Tuesday, 17 January 2012

In Paris With You, James Fenton

The poet was born in London and in 2007 was awarded the Queen's Gold Medal for Poetry.

The subject of the poem is getting over a break up and is in Paris with another woman. He seems dejected and at times bored, noticing cracks 'across the ceiling'. The title acts as a metonym, with the word 'Paris' replacing the word 'love' throughout the poem. The class discussed whether he truly loves the woman he is with and the fact that he feels a victim of love. He doesn't want to venture into the city.

The portmanteaux word 'maroonded' reflects the confusion of emotions. He also feels trapped.

He seems careless 'doing this and that, to what and whom'. There is a sense that he is dealing with his problems and loathes himself; 'learning what I am'.

The poem is made up of a repeating stanza pattern, with a very different third stanza which makes it stand out. The poem is structured in a song like way and uses repetition, and internal rhymes to emphasise the rhythm.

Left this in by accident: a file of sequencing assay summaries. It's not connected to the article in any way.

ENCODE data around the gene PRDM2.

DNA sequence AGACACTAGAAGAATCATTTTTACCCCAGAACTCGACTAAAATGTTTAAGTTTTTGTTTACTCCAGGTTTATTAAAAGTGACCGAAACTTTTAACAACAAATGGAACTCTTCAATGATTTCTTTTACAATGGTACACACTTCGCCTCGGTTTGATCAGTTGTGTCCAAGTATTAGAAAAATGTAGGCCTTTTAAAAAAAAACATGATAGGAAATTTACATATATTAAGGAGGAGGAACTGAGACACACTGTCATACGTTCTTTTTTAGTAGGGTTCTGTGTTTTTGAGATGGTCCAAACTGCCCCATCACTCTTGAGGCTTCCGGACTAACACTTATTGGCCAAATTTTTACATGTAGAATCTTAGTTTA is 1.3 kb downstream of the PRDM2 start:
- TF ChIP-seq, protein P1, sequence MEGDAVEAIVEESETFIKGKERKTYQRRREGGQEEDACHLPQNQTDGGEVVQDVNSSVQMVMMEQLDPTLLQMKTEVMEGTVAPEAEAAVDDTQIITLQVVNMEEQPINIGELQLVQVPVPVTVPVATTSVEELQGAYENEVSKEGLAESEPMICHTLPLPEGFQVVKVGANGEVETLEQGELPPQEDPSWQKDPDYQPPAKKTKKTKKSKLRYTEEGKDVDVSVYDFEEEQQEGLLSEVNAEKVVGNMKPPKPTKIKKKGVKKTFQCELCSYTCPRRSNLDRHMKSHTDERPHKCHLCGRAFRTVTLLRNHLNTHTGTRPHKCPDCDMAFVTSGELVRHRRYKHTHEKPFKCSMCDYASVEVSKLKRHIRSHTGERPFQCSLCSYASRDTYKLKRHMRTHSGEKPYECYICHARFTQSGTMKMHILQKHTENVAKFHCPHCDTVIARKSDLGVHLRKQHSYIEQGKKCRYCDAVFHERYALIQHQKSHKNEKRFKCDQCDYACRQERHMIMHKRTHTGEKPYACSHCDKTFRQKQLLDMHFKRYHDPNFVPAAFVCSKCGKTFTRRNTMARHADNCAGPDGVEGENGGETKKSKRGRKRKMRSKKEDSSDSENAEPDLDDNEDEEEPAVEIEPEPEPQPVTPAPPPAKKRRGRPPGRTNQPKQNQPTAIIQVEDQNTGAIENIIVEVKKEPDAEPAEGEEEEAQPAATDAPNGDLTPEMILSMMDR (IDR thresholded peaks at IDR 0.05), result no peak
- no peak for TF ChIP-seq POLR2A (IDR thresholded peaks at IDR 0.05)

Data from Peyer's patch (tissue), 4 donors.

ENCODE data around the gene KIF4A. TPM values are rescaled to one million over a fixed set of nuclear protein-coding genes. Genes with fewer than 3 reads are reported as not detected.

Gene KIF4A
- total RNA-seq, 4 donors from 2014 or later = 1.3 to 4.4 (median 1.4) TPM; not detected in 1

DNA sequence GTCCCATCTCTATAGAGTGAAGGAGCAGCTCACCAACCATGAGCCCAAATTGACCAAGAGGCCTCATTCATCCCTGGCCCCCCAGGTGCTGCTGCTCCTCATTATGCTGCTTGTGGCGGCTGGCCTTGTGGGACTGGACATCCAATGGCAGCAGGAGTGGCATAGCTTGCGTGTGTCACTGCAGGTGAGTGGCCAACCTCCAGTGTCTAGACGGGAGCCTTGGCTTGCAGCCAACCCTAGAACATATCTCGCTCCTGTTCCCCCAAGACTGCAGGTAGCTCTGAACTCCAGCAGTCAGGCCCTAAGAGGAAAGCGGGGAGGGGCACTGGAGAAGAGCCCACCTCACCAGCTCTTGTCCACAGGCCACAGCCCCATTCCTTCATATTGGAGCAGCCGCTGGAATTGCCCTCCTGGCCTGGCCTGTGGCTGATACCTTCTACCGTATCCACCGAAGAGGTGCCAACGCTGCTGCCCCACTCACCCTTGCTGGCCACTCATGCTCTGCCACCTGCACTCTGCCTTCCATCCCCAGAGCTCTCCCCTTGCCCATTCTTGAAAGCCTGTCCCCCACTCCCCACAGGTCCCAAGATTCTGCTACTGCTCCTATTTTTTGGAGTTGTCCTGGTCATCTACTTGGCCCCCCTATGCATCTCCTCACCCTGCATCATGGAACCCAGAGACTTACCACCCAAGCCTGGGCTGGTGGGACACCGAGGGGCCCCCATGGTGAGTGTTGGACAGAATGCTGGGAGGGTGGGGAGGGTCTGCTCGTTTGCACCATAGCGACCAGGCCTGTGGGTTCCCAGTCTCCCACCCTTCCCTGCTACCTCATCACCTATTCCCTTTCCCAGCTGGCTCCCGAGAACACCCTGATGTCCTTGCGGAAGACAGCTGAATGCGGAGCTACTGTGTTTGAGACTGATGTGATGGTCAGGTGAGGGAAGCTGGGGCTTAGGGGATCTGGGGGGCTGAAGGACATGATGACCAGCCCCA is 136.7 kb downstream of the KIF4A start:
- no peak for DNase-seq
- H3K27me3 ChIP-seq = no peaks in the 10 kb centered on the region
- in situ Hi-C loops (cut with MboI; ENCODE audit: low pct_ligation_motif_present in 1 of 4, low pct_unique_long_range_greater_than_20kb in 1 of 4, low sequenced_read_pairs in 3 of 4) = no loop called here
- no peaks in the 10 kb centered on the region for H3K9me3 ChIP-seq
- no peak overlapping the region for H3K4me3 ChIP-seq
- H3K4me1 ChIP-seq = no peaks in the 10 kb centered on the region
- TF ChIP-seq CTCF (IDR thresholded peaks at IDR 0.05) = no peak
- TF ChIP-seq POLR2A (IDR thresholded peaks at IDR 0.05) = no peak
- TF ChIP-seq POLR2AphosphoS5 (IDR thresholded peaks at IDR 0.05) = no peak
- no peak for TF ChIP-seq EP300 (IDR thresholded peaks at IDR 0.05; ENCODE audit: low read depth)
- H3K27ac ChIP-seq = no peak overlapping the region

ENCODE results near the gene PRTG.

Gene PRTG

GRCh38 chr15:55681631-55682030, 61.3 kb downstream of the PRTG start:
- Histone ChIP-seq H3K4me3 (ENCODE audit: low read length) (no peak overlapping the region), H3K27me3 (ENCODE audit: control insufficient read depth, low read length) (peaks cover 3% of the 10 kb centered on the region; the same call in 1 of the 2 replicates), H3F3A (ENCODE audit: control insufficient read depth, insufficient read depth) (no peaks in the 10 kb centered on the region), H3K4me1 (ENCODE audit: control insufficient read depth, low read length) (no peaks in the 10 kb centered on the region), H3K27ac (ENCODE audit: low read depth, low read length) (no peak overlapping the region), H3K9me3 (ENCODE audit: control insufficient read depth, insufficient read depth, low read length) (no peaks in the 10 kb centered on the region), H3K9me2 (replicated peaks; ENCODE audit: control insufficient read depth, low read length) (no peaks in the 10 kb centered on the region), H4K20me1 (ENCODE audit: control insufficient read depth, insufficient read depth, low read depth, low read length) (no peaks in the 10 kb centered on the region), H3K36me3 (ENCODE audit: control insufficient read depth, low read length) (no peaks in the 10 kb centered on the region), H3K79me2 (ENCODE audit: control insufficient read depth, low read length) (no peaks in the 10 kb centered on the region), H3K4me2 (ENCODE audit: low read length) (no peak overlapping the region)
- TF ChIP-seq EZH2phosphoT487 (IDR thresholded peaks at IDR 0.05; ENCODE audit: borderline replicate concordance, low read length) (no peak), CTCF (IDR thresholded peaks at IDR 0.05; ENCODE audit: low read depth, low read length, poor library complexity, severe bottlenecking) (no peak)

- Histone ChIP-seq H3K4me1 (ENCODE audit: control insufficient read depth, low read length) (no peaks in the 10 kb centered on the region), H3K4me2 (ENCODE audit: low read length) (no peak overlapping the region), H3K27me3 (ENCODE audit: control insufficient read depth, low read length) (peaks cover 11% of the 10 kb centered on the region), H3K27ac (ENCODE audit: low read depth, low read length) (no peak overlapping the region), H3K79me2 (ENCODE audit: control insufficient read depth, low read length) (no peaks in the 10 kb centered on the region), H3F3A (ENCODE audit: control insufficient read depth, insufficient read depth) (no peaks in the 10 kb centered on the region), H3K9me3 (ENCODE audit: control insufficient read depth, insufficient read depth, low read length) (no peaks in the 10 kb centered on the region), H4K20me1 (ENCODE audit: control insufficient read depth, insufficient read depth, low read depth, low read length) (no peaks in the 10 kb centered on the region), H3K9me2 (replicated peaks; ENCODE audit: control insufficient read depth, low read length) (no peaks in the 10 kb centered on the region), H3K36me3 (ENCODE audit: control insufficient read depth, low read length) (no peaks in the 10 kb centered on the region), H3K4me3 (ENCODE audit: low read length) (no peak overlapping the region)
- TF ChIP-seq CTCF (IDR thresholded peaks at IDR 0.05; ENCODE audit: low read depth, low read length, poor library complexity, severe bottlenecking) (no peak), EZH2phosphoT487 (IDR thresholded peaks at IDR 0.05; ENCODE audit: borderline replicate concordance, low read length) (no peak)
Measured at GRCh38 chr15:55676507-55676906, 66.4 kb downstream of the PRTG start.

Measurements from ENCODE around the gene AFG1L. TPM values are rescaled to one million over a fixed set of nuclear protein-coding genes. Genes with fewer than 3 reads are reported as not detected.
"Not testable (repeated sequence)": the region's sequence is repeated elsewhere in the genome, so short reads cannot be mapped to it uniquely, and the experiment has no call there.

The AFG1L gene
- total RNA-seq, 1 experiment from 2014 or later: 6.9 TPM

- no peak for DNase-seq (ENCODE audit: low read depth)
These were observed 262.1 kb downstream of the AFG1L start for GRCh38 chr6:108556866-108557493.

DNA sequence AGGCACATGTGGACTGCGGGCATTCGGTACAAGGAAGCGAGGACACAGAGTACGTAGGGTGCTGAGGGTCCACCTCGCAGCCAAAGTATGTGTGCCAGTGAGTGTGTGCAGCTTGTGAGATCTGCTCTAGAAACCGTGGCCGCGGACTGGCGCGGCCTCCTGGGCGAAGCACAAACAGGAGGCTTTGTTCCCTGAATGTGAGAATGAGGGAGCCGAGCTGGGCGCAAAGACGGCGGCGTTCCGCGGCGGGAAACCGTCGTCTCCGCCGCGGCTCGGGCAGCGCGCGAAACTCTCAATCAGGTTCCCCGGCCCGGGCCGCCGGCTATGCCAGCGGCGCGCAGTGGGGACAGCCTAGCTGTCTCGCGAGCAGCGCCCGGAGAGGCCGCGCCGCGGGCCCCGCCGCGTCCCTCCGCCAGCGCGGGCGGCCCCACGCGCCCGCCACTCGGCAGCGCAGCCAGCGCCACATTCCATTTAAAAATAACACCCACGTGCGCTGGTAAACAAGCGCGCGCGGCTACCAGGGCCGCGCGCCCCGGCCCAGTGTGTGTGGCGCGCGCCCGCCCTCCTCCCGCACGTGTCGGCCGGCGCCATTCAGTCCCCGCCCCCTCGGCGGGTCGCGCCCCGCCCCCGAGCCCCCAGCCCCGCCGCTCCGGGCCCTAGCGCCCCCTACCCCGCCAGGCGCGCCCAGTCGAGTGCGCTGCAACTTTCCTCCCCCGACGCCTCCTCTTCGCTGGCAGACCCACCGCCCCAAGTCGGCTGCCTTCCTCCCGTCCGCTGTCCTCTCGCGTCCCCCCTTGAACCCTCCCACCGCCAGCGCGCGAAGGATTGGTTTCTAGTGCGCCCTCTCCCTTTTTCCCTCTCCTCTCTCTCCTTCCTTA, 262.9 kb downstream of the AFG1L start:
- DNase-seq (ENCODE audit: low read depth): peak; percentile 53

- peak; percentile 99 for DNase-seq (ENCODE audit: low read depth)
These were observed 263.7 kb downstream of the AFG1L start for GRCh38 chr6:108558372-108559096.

The poem is, at times humorous, containing contrived and unexpected rhyme. He repeats the word Paris, a beautiful city that is reduced to a grotty hotel room.

Good to compare with the anger expressed in Sister Maude and the sense of being hurt in Quickdraw. To His Coy Mistress could be used too.

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